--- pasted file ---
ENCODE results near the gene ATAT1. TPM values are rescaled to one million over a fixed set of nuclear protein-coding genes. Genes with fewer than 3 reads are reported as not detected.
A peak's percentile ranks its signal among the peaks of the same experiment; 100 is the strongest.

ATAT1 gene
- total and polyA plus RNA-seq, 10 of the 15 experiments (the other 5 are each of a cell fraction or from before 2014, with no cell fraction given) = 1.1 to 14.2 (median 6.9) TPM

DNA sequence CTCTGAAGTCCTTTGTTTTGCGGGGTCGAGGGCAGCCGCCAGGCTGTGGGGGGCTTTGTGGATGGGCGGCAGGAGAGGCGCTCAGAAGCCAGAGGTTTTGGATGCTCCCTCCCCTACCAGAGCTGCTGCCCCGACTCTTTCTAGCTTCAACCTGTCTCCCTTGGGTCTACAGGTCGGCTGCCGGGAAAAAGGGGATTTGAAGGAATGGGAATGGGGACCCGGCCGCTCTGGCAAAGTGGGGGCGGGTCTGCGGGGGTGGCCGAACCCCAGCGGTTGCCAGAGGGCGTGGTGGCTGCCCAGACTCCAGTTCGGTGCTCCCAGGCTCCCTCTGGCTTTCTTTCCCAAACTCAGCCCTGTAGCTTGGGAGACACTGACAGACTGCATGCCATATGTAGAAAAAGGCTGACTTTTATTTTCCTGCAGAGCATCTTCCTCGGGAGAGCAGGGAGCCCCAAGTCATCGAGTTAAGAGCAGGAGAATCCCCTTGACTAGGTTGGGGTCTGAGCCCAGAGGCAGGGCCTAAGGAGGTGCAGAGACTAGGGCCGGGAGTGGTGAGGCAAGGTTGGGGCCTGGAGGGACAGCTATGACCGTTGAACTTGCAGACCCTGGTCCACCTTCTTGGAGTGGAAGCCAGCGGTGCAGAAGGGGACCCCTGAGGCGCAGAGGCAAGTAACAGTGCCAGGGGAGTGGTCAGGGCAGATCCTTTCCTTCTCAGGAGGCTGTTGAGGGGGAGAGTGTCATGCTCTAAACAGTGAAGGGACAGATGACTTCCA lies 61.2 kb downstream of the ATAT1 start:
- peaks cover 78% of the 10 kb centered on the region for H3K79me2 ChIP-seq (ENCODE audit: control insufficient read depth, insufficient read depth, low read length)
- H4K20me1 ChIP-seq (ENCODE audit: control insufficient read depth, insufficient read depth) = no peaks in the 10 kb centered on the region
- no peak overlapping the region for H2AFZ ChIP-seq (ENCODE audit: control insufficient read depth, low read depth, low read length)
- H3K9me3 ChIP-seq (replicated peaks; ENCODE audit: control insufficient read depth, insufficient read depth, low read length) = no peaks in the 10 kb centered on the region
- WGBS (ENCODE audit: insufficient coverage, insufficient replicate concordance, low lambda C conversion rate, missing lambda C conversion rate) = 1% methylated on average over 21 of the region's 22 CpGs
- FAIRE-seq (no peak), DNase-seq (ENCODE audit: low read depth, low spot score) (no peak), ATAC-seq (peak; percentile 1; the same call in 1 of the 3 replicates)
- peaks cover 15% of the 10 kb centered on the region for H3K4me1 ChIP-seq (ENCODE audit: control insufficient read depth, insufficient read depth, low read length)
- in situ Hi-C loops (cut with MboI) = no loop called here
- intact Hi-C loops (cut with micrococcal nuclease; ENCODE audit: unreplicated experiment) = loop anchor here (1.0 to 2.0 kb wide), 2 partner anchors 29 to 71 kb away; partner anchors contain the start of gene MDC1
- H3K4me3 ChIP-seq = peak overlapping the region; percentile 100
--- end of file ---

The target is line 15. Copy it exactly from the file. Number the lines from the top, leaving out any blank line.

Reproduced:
- H3K4me3 ChIP-seq = peak overlapping the region; percentile 100